Terror-related arrests have surged by 68 per cent to a new record high as security services confront an unprecedented threat, new figures reveal.
There were 379 arrests for terrorism-related offences in Great Britain in the year ending June 017, a rate of more than one a day and the highest number in a year since data collection began in 2001.
The tally includes dozens of individuals held in swoops in the wake of attacks in London and Manchester which contributed to domestic terror arrests increasing five-fold in the year - writes telegraph.co.uk.
It follows an admission by the Home Secretary in June that anti-terror police had been over-stretched by a spate of recent terror attacks.
Amber Rudd ordered an urgent review, adding resources have been "pulled very tightly".
Over 90 per cent of all offences recorded last year by the official Government statistics were related to Islamic fundamentalism, while the majority of those arrested considered themselves to be British.
The number of white people involved in terror arrests rose by 92 per cent and the number of people arrested for domestic terror incidents increased five fold, from10 to 52.
There were 125 detentions under the Terrorism Act last year, an increase of 90 on the total for the previous year.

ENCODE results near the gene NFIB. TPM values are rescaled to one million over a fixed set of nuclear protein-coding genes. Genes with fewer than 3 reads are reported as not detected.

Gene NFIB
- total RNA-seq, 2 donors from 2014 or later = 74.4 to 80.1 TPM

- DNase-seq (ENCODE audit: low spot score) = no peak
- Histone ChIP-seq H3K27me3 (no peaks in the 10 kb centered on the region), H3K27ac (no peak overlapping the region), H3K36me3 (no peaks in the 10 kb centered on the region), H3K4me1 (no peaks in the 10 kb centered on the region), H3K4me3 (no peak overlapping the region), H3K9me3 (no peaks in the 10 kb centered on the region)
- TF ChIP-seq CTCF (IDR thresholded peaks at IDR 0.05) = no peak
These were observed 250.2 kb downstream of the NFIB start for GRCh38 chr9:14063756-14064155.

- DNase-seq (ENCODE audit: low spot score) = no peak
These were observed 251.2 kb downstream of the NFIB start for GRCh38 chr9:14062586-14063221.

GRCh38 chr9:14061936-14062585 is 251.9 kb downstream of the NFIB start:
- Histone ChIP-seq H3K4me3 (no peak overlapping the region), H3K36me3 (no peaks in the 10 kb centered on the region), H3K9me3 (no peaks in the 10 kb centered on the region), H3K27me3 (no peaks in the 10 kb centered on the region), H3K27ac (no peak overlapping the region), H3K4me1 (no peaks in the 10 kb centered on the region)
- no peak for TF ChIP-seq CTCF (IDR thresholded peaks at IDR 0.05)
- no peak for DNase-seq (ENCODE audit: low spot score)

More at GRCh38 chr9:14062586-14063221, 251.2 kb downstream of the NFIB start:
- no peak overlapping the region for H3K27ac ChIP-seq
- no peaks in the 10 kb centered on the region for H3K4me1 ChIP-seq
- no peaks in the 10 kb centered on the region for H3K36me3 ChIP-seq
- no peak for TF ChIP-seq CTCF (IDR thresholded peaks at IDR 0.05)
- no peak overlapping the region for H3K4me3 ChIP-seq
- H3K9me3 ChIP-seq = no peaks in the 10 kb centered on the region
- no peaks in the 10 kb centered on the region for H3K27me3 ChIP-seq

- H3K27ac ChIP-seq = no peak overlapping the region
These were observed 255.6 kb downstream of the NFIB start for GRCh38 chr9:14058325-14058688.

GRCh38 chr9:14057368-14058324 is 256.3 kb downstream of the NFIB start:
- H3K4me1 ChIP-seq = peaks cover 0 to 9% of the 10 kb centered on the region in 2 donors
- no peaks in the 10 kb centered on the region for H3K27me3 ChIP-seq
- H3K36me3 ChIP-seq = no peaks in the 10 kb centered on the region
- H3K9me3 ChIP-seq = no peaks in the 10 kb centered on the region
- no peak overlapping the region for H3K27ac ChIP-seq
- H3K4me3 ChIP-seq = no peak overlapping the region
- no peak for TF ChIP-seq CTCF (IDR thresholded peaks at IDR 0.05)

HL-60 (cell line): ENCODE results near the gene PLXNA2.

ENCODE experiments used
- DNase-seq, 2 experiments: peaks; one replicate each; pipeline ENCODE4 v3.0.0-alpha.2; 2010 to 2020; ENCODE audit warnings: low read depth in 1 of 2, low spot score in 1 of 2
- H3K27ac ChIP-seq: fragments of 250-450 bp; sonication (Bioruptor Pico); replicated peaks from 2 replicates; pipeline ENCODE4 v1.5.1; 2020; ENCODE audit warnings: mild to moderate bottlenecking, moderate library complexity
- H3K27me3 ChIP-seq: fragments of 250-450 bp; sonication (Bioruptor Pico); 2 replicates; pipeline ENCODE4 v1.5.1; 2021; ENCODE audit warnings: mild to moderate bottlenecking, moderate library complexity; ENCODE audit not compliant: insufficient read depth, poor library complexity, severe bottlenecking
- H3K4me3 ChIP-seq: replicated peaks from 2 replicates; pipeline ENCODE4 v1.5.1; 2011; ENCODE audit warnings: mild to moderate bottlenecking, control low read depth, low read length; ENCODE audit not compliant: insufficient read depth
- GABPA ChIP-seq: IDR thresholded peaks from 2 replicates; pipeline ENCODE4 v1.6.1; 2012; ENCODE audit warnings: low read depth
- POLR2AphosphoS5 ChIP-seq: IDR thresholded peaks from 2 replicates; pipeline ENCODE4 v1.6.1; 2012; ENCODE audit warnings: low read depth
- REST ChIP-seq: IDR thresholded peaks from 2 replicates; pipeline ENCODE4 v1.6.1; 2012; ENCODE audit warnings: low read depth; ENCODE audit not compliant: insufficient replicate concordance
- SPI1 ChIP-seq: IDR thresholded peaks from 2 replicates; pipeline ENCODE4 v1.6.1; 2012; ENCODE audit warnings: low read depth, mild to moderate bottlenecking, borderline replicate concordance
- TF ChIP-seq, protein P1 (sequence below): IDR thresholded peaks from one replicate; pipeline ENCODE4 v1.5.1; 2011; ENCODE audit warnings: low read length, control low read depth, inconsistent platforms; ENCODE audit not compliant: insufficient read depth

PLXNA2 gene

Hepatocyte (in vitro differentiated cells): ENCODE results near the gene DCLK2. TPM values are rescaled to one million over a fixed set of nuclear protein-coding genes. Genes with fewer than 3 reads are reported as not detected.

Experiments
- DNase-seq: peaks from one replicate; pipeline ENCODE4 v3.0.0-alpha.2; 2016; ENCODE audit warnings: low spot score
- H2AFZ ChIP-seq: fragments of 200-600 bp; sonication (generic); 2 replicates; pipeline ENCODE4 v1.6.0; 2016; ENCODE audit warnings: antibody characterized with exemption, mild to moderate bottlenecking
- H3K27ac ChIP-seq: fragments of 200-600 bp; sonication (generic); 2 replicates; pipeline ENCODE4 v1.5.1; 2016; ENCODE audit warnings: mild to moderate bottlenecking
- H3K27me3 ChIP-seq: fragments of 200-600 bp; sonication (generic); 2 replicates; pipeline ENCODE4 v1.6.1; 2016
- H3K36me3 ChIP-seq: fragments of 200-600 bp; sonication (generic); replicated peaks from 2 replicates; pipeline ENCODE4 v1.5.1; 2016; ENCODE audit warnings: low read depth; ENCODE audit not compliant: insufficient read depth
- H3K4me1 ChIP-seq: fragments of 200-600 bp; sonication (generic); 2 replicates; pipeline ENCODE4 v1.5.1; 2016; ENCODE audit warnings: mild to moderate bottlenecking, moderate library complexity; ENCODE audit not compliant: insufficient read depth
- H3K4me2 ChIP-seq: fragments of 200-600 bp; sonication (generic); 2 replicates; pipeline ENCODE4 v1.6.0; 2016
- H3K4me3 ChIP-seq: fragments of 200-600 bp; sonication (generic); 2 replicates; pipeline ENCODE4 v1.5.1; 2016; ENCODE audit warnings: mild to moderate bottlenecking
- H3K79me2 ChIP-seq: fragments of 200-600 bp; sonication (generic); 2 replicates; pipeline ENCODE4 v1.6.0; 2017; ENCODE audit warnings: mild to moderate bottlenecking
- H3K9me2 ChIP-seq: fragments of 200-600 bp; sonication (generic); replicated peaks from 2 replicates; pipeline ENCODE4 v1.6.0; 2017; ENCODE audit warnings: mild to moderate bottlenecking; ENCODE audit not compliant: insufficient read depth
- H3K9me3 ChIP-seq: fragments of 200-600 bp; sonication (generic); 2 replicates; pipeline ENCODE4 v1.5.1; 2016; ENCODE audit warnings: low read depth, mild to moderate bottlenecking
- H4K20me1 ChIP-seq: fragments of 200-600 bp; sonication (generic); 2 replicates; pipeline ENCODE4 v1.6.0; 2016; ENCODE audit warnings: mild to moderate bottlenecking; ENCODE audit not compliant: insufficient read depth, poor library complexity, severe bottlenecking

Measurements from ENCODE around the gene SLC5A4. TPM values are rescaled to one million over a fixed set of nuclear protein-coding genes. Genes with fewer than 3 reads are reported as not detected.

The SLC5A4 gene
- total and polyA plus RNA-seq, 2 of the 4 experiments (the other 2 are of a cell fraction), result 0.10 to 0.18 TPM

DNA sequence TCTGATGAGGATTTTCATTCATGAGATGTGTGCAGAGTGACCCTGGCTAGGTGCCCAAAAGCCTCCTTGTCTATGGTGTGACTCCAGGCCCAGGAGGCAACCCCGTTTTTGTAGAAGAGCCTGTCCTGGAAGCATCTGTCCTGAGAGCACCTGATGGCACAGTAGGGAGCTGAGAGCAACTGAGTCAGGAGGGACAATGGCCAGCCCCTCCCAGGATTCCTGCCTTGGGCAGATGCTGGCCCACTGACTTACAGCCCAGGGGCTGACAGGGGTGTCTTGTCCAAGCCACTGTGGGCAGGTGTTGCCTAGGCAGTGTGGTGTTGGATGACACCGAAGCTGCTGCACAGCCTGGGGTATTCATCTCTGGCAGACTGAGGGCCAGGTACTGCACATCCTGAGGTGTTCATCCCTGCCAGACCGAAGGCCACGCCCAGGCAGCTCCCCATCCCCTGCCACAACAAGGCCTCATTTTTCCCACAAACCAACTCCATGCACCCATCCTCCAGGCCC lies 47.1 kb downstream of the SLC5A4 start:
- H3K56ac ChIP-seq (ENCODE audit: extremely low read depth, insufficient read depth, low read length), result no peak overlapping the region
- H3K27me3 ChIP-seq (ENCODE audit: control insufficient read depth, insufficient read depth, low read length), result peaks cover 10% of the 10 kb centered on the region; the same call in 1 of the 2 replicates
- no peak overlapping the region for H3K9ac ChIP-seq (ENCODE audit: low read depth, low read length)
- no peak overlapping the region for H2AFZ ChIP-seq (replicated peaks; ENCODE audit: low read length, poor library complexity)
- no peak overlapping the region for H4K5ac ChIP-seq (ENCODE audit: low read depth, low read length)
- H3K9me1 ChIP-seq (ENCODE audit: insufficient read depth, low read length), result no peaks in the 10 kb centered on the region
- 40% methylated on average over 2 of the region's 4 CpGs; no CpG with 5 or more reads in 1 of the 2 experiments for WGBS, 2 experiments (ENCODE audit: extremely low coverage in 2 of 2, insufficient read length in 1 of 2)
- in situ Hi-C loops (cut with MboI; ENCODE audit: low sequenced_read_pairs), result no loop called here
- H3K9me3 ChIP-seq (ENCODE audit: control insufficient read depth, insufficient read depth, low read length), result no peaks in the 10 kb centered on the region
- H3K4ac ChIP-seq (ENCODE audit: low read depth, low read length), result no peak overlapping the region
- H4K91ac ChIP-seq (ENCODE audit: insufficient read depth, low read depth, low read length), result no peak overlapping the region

The document states this is in part due to the London and Manchester terror attacks, which required a large police operation in the aftermath.
Of the 125 detentions, 45 led to someone being charged while the others were released.
Of the 379 other arrests 32 per cent resulted in someone being charged while half of those were released without any further action being taken.
A number of others remain on bail.
A cross the year14 per cent of those arrested on suspicion of terror offences were female, the largest proportion on record and most arrested were over 30.
There were increases in arrests across all ethnic groups but this was particularly significant in arrests of white people, which increased by 92 per cent compared to the previous year - 127 compared to 66 arrests.
Overall, 34 per cent of those arrested on terror-related offences were white compared to 29 per cent in 2016. 70 per cent considered themselves to be British.
M ost people charged with terror offences serve between four and 10 years in prison but last year showed a decrease in those serving life - down from seven people to two.
As of June this year 204 people were in custody for terror-related offences, an increase of 35 per cent and continuing an upward trend seen since the statistics were first collected in 2001.
T he majority of terror prisoners held Islamist extremist views, 91 per cent, while five per cent held far-right views and four per cent classified as other ideologies.
A Downing Street spokesman said: “The Prime Minister has said after the appalling terrorist attacks that took place in this country in Manchester and in London that the threat from terrorism is severe and that it is changing and that continued hard work is required to tackle this threat.
“Police and security services are working incredibly hard and I think these figures reflect both the threat and the efforts that the police and security services are putting into dealing with them.”
Read more news of London on our site.